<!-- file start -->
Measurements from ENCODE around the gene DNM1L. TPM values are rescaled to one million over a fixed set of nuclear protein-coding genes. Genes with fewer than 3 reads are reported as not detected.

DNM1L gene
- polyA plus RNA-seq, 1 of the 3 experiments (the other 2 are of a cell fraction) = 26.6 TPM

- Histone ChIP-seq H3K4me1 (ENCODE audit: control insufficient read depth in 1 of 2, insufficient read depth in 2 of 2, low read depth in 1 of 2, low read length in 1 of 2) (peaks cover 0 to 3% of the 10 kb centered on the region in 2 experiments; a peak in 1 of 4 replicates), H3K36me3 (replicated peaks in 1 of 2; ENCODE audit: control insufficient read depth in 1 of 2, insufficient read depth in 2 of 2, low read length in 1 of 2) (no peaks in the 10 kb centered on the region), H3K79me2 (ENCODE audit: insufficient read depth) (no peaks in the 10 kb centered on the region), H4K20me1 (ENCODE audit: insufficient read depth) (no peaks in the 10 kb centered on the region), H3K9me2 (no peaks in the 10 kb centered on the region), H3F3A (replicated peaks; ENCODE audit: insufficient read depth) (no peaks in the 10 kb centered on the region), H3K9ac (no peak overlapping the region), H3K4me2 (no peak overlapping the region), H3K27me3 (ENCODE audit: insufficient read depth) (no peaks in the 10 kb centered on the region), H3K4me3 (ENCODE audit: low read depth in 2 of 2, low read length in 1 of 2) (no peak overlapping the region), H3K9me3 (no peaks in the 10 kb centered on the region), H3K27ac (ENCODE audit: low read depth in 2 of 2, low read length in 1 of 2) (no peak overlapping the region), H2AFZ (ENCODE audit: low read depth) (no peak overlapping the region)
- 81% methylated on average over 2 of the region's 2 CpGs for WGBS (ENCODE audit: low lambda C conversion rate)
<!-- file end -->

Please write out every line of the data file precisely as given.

Measurements from ENCODE around the gene DNM1L. TPM values are rescaled to one million over a fixed set of nuclear protein-coding genes. Genes with fewer than 3 reads are reported as not detected.

DNM1L gene
- polyA plus RNA-seq, 1 of the 3 experiments (the other 2 are of a cell fraction) = 26.6 TPM

- Histone ChIP-seq H3K4me1 (ENCODE audit: control insufficient read depth in 1 of 2, insufficient read depth in 2 of 2, low read depth in 1 of 2, low read length in 1 of 2) (peaks cover 0 to 3% of the 10 kb centered on the region in 2 experiments; a peak in 1 of 4 replicates), H3K36me3 (replicated peaks in 1 of 2; ENCODE audit: control insufficient read depth in 1 of 2, insufficient read depth in 2 of 2, low read length in 1 of 2) (no peaks in the 10 kb centered on the region), H3K79me2 (ENCODE audit: insufficient read depth) (no peaks in the 10 kb centered on the region), H4K20me1 (ENCODE audit: insufficient read depth) (no peaks in the 10 kb centered on the region), H3K9me2 (no peaks in the 10 kb centered on the region), H3F3A (replicated peaks; ENCODE audit: insufficient read depth) (no peaks in the 10 kb centered on the region), H3K9ac (no peak overlapping the region), H3K4me2 (no peak overlapping the region), H3K27me3 (ENCODE audit: insufficient read depth) (no peaks in the 10 kb centered on the region), H3K4me3 (ENCODE audit: low read depth in 2 of 2, low read length in 1 of 2) (no peak overlapping the region), H3K9me3 (no peaks in the 10 kb centered on the region), H3K27ac (ENCODE audit: low read depth in 2 of 2, low read length in 1 of 2) (no peak overlapping the region), H2AFZ (ENCODE audit: low read depth) (no peak overlapping the region)
- 81% methylated on average over 2 of the region's 2 CpGs for WGBS (ENCODE audit: low lambda C conversion rate)